‘The Magician,’ a painting by Silvia Pastore
Ambiguity is my name. I’m burdened or blessed with a self-reliant streak. Major decisions in my life were made intuitively, magically, spontaneously. I tend to escape the tedium of – must – have to – social coercion – small mindedness, and the like, via stretches of doubt, waiting for the sixth sense and moments of clarity to kick in. You guess right, I dislike rigid structures, uniformity and over regulations that kill creativity. I juggle for authenticity. A glimpse into the psychology of this stance appears in this post from 2012 – the wild horse of the mind, but possibly rebels are simply born with a disposition to serve social balance and individual autonomy.
Ambiguity moves (as in emotion) – is subtle – complex – questions facts – tolerates uncertainty – leaves doors open – is universal and timeless – playful and iconoclastic – tends to link dust motes to the cosmos and embraces multiple meanings.
I climbed into the plum tree and ate the grapes I found there. The owner of the garden called to me, ‘Why are you eating my walnuts?’ … Yunus Emre
My son ordering my stone collection …
There is beauty in order and certainty.
There is beauty in chaos and uncertainty.
Ivan Aivazkovsky – Between the Waves
Life serves up both, be it in slow motion or in rapid succession.
From the tension between order and chaos springs creativity.
To strike a balance is becoming difficult. Scientists, today’s explorers, provide useful facts that endlessly improve our lives, bless them, but unlike individuals and small businesses, they can indulge in mistakes, because science funding continuous even when facts prove wrong and change, because it aids the economy. To use a quaint example, one moment coffee is said to kill us, next it is lauded as beneficial. The list of contradictions is endless, and amusing. Statistics, as expedient as they are, skip the varied metabolisms of individuals, the whim and wisdom of the body. Some bad stuff, in moderation, actually maintains the body/mind equilibrium. And there are the cosmic and psychic weather changes we have no control over that affect individual moods and attitudes. In short, the tyranny of algorithms that dictate what is good for us can be counterproductive.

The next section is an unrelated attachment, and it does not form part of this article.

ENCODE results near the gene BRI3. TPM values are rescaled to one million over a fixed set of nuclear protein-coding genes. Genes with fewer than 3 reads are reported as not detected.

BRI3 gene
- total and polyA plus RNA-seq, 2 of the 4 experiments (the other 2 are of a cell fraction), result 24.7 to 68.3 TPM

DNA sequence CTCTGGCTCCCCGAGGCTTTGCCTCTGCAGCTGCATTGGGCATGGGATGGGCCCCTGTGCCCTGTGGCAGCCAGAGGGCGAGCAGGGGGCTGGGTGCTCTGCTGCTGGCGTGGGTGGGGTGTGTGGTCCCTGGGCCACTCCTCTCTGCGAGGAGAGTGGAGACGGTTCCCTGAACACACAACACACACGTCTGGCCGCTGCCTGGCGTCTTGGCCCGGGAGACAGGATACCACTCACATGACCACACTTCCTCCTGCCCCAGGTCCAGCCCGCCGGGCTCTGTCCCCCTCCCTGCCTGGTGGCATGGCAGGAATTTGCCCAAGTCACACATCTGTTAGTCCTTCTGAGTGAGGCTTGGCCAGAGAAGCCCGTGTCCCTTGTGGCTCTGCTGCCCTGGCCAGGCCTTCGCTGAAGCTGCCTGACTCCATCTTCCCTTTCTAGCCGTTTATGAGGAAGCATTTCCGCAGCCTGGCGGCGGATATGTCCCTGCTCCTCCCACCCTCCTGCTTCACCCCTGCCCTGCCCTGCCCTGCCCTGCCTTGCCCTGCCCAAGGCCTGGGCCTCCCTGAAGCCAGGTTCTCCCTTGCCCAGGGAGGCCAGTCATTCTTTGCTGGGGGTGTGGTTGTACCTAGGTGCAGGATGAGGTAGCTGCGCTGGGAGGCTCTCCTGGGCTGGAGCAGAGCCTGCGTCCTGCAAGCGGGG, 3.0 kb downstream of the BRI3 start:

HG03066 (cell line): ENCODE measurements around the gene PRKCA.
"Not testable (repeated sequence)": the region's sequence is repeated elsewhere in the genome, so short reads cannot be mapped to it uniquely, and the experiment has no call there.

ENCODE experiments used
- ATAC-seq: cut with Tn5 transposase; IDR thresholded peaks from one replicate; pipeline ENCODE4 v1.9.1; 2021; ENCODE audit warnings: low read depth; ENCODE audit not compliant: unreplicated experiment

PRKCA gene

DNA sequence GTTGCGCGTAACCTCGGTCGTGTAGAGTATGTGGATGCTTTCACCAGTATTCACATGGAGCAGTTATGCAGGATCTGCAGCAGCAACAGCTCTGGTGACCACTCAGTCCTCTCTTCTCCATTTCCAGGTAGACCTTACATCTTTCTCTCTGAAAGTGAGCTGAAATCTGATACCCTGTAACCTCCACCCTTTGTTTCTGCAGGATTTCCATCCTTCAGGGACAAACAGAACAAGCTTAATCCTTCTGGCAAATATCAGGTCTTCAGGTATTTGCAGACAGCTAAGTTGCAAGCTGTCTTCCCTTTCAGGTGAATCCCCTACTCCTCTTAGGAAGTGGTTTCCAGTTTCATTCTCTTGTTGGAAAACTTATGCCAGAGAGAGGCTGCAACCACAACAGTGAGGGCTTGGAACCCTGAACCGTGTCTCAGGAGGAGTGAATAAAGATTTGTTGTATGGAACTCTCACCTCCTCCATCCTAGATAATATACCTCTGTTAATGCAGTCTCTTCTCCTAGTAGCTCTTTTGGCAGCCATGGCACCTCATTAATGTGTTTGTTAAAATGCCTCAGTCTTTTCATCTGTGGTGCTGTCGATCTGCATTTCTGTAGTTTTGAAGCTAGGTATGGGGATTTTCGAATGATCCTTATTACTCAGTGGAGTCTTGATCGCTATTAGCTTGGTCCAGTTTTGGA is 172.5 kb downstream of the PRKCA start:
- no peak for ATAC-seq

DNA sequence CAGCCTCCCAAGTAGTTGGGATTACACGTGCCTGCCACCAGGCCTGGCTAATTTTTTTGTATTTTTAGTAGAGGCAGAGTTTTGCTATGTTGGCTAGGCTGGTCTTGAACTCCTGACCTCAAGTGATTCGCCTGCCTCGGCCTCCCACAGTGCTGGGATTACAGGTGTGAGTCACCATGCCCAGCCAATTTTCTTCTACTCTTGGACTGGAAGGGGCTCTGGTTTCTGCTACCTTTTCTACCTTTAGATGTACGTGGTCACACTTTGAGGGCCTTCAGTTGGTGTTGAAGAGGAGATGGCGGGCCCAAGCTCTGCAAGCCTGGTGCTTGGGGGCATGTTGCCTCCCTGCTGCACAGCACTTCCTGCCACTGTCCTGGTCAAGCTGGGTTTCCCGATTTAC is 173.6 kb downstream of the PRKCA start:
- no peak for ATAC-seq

Since having taken the risk of making time for writing, with less duties and roles to consider, I’m tolerant of disorder. My personal erratic filing, analogue or digital, starts out well, but as data builds up, valuable notes, articles and images sit unattended and unconnected, until I vaguely remember an item that might fit a present concern. It takes a day or two day fretting over, but if I open the question as to the whereabouts of particular information in the Noosphere my brain eventually makes the connection and goes ‘ping.’
I prefer this disorderly memory system. It liberates and enables me to switch off ‘overwhelmed,’ providing a descent amount of inner peace.
John Keats (in 1817) coined the term negative capability for his preference of intuition and uncertainty above reason and knowledge. His definition chimes, though for me, ‘living the mystery’ sums it up better.
Writing from intuition resulted in my first novel, ‘Course of Mirrors, continued with a sequel venturing into SF, and a third book. There was no plan, only an initial image. From there on the characters created their world. My personal myth added spice and deepened the narrative, making it universally relevant.
I write for the pleasure of sharing the diverse experiences of my personal myth. My gut feeling tells me we need more living and writing through mystery.
another relevant post the magic of remembrance